The title is very apt – I coordinate the meetings and action items of CaPR. When initially formed, the group would meet and share ideas, but follow-through was difficult as no one had time dedicated in their positions to take on many of the tasks. About 20% of my time goes towards CaPR coordination, and I’m able to bring together task groups, draft reports and grant proposals, and work with partners on data and other projects. California Plant Rescue has 12 members, and even though my employer (SDZWA) is one of them, I always try to keep in mind that I am coordinator for CaPR as a whole and not serving SDZWA while working in this capacity. SDZWA has its own representative at the table.
What progress has CaPR made?
With the recent injection of funding from the state of California, CaPR members have made an astonishing number of seed collections in the past few years. As a result, we now have seed collections of 75% of the rare and threatened plants in the state. But this was possible because of the less showy, and less measurable, work that came before the funding arrived.
Establishing a shared database has been key. Getting all data in the same format took effort from everyone. CPC’s Katie Heineman was instrumental in creating a database platform that any partner could use to see our cumulative rare plant collection progress as well as gaps in our collecting. Having all of the data together enables us to assess the strength of our collections (the number of occurrences represented, the amount of seed in a collection, whether it was done by maternal lines or bulked) and identify opportunities.
In general, why do you support work to Save Plants?
Plants are amazing! Because they can’t change location and aren’t human-like, people often fail to see how dynamic and exciting they are. Yet, when people picture a habitat or ecosystem, they often picture the plant community of that habitat, perhaps intuitively knowing that plants are the foundation of life. I work to save plants broadly because they are key to life on this planet.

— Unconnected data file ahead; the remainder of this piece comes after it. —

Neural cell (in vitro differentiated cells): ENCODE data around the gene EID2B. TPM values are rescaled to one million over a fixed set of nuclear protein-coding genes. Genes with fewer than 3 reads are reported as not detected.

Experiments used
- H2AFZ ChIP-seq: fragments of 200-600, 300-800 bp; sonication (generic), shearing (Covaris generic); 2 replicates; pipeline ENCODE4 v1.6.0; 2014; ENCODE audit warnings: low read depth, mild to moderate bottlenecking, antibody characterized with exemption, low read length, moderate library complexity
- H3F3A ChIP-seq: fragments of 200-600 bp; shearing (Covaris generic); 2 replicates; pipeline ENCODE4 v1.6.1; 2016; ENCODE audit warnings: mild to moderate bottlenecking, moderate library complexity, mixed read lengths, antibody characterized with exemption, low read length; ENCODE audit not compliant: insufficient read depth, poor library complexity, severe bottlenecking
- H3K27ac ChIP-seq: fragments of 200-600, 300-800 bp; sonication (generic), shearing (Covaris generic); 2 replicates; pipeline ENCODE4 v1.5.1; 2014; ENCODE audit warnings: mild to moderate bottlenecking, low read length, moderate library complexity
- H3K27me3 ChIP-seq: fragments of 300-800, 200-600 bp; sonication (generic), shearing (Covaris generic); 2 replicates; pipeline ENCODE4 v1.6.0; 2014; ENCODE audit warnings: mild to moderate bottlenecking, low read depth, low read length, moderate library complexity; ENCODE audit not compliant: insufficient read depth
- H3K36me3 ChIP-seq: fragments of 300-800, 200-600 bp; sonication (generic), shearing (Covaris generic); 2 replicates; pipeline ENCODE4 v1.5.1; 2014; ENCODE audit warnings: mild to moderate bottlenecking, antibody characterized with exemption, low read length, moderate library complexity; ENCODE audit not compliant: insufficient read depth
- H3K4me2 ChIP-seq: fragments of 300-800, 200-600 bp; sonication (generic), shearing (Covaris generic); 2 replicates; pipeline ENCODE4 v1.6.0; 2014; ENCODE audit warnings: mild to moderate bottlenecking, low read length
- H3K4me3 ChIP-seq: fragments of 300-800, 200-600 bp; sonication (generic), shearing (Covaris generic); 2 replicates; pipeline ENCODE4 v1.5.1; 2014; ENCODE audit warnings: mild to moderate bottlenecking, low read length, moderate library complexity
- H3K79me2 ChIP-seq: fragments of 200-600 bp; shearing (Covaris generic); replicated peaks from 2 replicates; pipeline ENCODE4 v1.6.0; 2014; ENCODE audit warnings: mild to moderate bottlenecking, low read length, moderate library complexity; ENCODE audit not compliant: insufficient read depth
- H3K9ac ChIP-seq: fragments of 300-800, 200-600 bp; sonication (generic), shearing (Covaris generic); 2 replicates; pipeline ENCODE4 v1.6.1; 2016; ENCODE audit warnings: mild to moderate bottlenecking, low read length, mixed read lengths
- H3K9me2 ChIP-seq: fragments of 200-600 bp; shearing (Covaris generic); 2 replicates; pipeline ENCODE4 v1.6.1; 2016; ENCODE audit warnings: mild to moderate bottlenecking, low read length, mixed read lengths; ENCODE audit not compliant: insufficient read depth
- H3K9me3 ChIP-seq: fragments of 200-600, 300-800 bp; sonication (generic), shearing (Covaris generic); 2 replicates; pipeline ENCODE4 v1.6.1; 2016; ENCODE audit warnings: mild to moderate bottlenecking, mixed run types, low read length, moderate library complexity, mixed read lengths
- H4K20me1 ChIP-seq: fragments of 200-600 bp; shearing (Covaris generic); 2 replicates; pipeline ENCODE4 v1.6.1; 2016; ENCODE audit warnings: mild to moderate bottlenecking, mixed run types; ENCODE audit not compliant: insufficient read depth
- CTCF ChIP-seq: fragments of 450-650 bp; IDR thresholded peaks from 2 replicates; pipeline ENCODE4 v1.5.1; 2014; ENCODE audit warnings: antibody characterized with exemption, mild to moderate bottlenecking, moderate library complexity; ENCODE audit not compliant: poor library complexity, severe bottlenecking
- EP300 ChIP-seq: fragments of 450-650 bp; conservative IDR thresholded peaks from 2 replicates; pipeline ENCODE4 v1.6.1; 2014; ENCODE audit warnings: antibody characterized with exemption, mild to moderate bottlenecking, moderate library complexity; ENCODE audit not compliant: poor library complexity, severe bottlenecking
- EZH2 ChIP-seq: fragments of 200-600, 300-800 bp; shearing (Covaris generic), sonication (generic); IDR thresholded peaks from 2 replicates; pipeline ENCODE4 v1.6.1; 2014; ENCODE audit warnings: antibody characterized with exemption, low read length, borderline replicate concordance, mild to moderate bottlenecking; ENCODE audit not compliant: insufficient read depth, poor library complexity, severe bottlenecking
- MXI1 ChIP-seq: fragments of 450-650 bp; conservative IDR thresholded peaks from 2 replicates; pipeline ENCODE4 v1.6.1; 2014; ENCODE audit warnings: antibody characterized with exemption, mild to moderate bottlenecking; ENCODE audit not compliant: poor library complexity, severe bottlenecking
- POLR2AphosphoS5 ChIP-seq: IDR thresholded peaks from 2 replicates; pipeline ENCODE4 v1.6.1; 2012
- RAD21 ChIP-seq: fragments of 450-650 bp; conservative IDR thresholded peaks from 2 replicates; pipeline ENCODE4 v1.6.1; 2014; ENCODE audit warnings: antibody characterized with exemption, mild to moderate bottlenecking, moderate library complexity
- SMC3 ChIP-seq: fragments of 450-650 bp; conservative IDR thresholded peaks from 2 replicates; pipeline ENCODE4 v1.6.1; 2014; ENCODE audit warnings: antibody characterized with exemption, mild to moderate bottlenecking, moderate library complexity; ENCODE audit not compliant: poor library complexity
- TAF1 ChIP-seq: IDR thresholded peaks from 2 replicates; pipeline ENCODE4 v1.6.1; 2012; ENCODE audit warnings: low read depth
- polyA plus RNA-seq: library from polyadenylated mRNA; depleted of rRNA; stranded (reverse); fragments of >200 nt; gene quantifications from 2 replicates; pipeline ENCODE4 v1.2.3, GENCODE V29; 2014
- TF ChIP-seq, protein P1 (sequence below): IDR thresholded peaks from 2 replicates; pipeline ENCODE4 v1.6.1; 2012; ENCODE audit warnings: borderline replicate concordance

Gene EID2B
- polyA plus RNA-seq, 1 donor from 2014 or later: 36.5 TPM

Most plant species are still mysteries to us: we don’t know their role in ecosystems, potential utility, or evolutionary potential. But we don’t need those details to know that each type of plant is unique. I work to save rare plants because plants are special in their own right and shouldn’t be allowed to blink out because of human activity.
What new approaches or initiatives in conservation excite you?
The conservation community is getting more specific, and more experimental, about how to conserve biodiversity in the face of climate change. Initial research efforts were focused on understanding the impact of climate change (super important!), while conservation actions often focused on addressing other threats to help reduce the total number of stressors the species faced and on collecting seed as backup. Now it seems that more people are finding ways to address the threat. For example, some exciting new approaches include incorporating knowledge of climate resiliency into land conservation, careful assisted migration, and looking for adaptive traits in a population to enhance plantings.